University of Miami President Donna Shalala Is On the Move


$2,000,000,000. That’s the amount of funding University of Miami President Donna Shalala has raised for the institution over the past 14 years. And, she’s gone far beyond that. Shalala advanced the university’s ranking into the nation’s top 50 colleges and universities, developed UM’s medical and research profiles and recruited world-class students, including several Rhodes scholars. Under her leadership, UM’s notorious nickname, Suntan U, has faded away, as the university is now considered one of the most prestigious academic institutions in Florida.Shalala Inauguration 2

At the beginning of the 2014-2015 school year, Shalala surprised many of her supporters and the UM community with a retirement announcement. But Shalala isn’t retiring in any traditional sense of the word. She definitely won’t be putting on the greens of South Florida golf courses for long, though she is an avid golfer. She does intend to take a nine- to 12-month break, as she does between every career transition.

“I leave jobs when they get too easy. I like challenges, and this job isn’t challenging anymore. But I’m not going to retire,” says Shalala. “I’ll take a break for a year because I need some time off, and I need to figure out what I’m going to do with the rest of my life.”Shalala at Prez Debate Announcement

During her yearlong hiatus, Shalala plans to vacation in Bhutan, a country in the Himalayas she loves and visited on business a few years ago. She’ll also enjoy sleeping in—a simple pleasure she’s rarely enjoyed during her time at UM—and she’ll make more time for good books. Her reading lists includes The New York Times Best Seller, Worthy Fights, memoir by former Defense Secretary and CIA Director Leon Panetta, and a classic management book by Peter Drucker called Innovation and Entrepreneurship.

And like most people with ties to a university, no one truly says goodbye to a school. During her break, Shalala will research and prepare for the courses she’ll “probably” teach next fall at UM’s School of Business Administration. “I’m going to think through the course content, but I’ll focus on some aspect of health policy. Everyone’s talking about the cost of health care.”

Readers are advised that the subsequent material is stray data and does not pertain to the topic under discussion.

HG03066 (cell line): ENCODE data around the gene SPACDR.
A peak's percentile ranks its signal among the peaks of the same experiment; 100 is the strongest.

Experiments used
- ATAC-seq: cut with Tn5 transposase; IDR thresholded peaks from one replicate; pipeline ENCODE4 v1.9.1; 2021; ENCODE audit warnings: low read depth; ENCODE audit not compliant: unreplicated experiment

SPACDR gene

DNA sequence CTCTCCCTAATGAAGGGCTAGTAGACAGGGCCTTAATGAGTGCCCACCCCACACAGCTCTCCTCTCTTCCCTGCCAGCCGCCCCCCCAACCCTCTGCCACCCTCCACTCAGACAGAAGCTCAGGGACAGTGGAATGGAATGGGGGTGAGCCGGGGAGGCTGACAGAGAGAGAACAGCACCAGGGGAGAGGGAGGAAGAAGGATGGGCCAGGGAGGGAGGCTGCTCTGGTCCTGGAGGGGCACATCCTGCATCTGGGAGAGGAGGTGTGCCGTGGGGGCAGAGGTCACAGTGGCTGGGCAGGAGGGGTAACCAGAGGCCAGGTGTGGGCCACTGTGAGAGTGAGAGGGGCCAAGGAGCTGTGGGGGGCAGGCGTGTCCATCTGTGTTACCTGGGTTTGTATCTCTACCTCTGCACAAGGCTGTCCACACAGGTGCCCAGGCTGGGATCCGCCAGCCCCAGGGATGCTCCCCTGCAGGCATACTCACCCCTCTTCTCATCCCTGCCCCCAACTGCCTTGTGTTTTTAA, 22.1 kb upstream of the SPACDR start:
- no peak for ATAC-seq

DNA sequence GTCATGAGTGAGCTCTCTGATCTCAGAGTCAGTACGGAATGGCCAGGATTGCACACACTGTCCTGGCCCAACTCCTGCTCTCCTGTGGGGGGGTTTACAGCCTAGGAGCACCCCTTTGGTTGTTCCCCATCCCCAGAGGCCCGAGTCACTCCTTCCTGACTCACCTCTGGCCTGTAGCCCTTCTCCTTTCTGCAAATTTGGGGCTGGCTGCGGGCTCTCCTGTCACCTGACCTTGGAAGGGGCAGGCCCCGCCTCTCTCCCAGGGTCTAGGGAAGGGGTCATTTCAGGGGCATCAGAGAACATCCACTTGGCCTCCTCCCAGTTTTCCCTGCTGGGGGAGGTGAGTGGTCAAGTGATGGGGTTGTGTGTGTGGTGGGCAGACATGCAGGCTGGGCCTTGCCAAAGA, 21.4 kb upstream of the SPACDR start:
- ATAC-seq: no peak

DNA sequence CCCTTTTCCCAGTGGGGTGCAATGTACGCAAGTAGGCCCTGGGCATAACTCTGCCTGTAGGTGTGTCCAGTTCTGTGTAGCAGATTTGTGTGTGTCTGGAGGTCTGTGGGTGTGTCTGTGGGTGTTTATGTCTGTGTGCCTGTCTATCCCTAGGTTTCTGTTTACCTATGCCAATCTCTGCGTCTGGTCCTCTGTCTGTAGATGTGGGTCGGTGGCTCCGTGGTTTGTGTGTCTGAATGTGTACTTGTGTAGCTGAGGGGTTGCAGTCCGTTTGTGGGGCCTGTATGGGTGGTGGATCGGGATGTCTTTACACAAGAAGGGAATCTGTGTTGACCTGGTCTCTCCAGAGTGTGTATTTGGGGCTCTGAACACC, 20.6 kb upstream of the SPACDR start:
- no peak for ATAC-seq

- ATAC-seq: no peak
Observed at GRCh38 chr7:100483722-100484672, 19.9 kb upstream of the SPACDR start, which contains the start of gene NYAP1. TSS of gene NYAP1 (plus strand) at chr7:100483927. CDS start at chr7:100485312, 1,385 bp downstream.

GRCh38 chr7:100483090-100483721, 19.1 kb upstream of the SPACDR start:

The biggest speculation about Shalala’s next career move has been in regards to her involvement with close friend and former White House colleague, Hillary Clinton. Shalala served alongside the Clintons as the Secretary of Health and Human Services from 1993-2001, the longest anyone has ever held that position. Many believe that Clinton visited Shalala in February to discuss future plans of presidential campaigning, under the guise of a speaking engagement for UM students. Shalala confirms that she might support Clinton, but that it is highly unlikely she will return to Washington D.C.

“There might be potential to partner [with Hillary Clinton] but first she has to decide what she wants to do. The one thing I’ve learned is that you don’t plan your life around going back to Washington,” says Shalala.

During the last 14 years, Shalala has learned that personal leadership grows according to specific, organizational needs. Her work in creating a cultural shift at UM required her to be a great listener and to create consensus around systemic strategies. “Communication is extremely important. I trust my instincts and I also trust the people I work with. [I’ve learned] you can’t jump on every issue and that you need both long-term and short-term strategies to create momentum,” says Shalala.

Shalala says that the work she needed to do at UM was very obvious and that her successor’s work will be more nuanced. “The world is changing under our feet. UM’s next leader is going to have a full agenda, particularly if the institution wants to keep improving,”

Shalala remains vague and non-committal about any definitive, future career plans. Her office staff erupted into laughter when she said, “When I tell people I don’t know what’s next, they don’t believe me.” What Shalala does know for certain is that she “likes to make institutions better.” Her track record makes that statement entirely believable. —Julie Fahnestock

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